14. Add Logical Volume and name it var, Next. Set Custom Size be 80g, Next. Role is Operating System, Next. Format device with xfs Filesystem, Mount device as /var, Next. The filesystem size depends on desired amount of replicated data. 25G is a usual usage of basic single distribution. Everything for single distribution will cost you about 80g. With the time passing you will need add another SP channels and usage can be increased significantly. Please do not use BTRS !!
  15. Accept.
  16. /boot does not required., Yes. Next.
  17. Set the TimeZone. You can try to click on Israel, or just enter Asia / Israel, Next.
  18. Skip User Creation, Next. Of course, you can create a user here, if your corporate policy forbid root user using.
  19. Set root password, Next.
  20. The summary of pending installation is shown. Select only Minimal Base System for Software. Probably disable Firewall, otherwice you have to add all next services to firewall rules. Definetely disable Kdump. Make text mode as default systemd target. Click Install, Install again.

Install and configure RMT

You have to enable module Server Applications (usually enabled) to be able install:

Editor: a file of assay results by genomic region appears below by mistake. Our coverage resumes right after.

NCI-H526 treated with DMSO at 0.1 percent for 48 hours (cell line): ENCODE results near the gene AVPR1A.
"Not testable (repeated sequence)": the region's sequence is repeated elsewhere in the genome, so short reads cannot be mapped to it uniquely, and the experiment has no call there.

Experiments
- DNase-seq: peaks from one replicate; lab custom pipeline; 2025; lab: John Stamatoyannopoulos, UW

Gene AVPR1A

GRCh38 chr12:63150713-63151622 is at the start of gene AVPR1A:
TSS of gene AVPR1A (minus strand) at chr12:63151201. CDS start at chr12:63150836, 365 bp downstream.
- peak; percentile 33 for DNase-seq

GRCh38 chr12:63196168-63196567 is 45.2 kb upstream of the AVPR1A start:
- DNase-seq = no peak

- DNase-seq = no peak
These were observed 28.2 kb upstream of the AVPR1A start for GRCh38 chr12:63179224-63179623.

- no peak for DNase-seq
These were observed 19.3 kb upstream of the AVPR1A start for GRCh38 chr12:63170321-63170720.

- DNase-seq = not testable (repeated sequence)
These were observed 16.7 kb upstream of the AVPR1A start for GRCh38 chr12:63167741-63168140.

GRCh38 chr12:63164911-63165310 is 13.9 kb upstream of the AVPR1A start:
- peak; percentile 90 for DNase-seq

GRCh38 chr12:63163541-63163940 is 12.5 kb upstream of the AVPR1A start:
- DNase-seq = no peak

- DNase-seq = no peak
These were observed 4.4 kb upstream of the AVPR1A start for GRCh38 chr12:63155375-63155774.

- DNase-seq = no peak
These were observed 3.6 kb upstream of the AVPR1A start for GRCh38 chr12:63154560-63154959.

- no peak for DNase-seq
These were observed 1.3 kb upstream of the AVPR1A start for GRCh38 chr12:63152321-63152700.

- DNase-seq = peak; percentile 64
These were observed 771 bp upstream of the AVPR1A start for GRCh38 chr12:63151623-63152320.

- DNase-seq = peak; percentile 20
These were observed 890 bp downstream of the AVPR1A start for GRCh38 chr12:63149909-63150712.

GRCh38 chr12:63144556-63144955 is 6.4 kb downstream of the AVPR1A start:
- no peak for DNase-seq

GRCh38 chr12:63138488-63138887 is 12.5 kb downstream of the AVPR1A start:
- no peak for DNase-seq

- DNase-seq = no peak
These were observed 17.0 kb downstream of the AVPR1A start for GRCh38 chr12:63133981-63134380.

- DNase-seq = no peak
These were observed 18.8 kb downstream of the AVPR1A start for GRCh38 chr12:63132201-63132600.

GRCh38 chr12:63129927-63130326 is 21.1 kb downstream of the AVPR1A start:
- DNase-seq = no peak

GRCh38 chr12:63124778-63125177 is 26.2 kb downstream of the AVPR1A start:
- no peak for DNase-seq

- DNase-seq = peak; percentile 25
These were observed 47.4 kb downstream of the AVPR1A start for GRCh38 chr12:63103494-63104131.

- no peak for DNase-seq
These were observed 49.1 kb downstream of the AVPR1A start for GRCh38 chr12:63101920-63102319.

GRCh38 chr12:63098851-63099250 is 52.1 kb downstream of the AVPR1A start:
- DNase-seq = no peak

# zypper in rmt-server

Next is about configure an RMT according to the SUSE documentation.

After setting up your company credentials, you can add some channels for mirroring. Use the same official guide for this and "enable" the products you want. Synchronization will take time, mainly depending on the network bandwidth.

Configure an Installation DVD

The DVD media used during installation can be used as the installation source for the rest of the LPARS. First of all, let's mount it permanently into the appropriate location.

The installation source should be available via HTTP to be used during installation. The RMT software uses an NGINX HTTP server as its engine. As a result of installing RMT, there are two virtual hosts configured at NGINX. The /etc/nginx/nginx.conf file configures localhost then it cannot be used to serve external requests. The file /etc/nginx/vhosts.d/rmt-server-http.conf describes the virtual host for $HOSTNAME (we sat it as rmt earlier). This site serves files related to the path /usr/share/rmt/public. We will utilize this configuration and mount our installation disk below this location:

# ll /dev/disk/by-label/
total 0
lrwxrwxrwx 1 root root 9 May  8 12:14 SLE-15-SP3-Full-ppc64le201.3.001 -> ../../sr0
# mkdir /usr/share/rmt/public/install
# echo "/dev/disk/by-label/SLE-15-SP3-Full-ppc64le201.3.001 /usr/share/rmt/public/install auto defaults 0 0" >> /etc/fstab
# mount /usr/share/rmt/public/install